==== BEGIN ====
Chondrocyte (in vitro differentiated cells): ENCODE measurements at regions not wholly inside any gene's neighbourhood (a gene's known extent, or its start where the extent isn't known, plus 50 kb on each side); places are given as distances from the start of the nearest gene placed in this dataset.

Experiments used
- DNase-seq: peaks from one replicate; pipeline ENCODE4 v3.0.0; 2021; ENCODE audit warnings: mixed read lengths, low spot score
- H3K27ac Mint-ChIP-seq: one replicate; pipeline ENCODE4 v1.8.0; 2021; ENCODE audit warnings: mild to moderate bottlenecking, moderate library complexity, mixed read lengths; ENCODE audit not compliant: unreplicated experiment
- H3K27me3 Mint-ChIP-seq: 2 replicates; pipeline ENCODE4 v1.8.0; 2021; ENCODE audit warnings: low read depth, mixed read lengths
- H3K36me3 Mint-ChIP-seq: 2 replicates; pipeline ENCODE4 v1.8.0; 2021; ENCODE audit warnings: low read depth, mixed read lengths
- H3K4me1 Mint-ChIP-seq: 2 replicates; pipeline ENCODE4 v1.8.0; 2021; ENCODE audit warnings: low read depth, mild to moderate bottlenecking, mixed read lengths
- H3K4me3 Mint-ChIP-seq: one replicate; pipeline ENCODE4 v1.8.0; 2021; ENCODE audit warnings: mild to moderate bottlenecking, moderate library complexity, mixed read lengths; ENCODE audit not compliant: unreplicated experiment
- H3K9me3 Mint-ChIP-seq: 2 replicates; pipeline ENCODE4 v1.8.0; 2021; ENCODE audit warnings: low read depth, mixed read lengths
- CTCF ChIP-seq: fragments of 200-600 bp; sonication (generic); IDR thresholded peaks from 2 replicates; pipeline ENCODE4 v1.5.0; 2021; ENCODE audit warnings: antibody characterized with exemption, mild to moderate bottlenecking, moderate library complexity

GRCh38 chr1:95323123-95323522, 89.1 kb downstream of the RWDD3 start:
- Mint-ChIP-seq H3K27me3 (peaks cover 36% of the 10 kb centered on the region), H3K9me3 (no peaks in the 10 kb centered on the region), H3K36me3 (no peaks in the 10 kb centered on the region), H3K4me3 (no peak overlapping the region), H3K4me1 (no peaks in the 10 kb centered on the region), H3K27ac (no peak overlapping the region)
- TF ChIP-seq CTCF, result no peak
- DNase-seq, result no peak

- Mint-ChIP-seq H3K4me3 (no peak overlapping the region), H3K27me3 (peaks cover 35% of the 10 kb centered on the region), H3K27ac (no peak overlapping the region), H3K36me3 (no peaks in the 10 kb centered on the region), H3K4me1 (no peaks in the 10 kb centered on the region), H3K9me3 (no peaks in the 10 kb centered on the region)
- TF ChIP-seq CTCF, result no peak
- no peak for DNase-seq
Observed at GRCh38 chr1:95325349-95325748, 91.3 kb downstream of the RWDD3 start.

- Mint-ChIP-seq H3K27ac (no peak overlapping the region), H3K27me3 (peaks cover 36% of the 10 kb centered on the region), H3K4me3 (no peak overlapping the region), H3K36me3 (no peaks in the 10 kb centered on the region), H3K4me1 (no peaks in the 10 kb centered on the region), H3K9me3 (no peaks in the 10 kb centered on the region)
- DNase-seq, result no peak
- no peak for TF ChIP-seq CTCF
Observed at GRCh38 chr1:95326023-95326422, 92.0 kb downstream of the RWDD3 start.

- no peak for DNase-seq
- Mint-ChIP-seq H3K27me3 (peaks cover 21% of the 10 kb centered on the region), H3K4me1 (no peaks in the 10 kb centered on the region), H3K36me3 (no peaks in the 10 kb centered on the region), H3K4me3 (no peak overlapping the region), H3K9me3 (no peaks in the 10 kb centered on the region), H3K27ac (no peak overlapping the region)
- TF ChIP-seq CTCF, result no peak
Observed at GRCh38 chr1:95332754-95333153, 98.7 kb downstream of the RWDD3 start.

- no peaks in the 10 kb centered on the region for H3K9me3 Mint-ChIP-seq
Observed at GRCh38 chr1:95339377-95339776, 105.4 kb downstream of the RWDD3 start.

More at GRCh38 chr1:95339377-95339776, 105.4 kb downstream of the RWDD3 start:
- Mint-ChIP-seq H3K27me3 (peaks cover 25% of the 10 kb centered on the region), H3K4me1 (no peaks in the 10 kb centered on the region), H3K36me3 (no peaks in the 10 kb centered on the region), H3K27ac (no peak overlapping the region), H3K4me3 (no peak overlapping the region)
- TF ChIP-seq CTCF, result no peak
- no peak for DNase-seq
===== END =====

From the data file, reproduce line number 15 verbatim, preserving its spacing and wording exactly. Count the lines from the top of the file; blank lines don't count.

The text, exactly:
- Mint-ChIP-seq H3K4me3 (no peak overlapping the region), H3K27me3 (peaks cover 35% of the 10 kb centered on the region), H3K27ac (no peak overlapping the region), H3K36me3 (no peaks in the 10 kb centered on the region), H3K4me1 (no peaks in the 10 kb centered on the region), H3K9me3 (no peaks in the 10 kb centered on the region)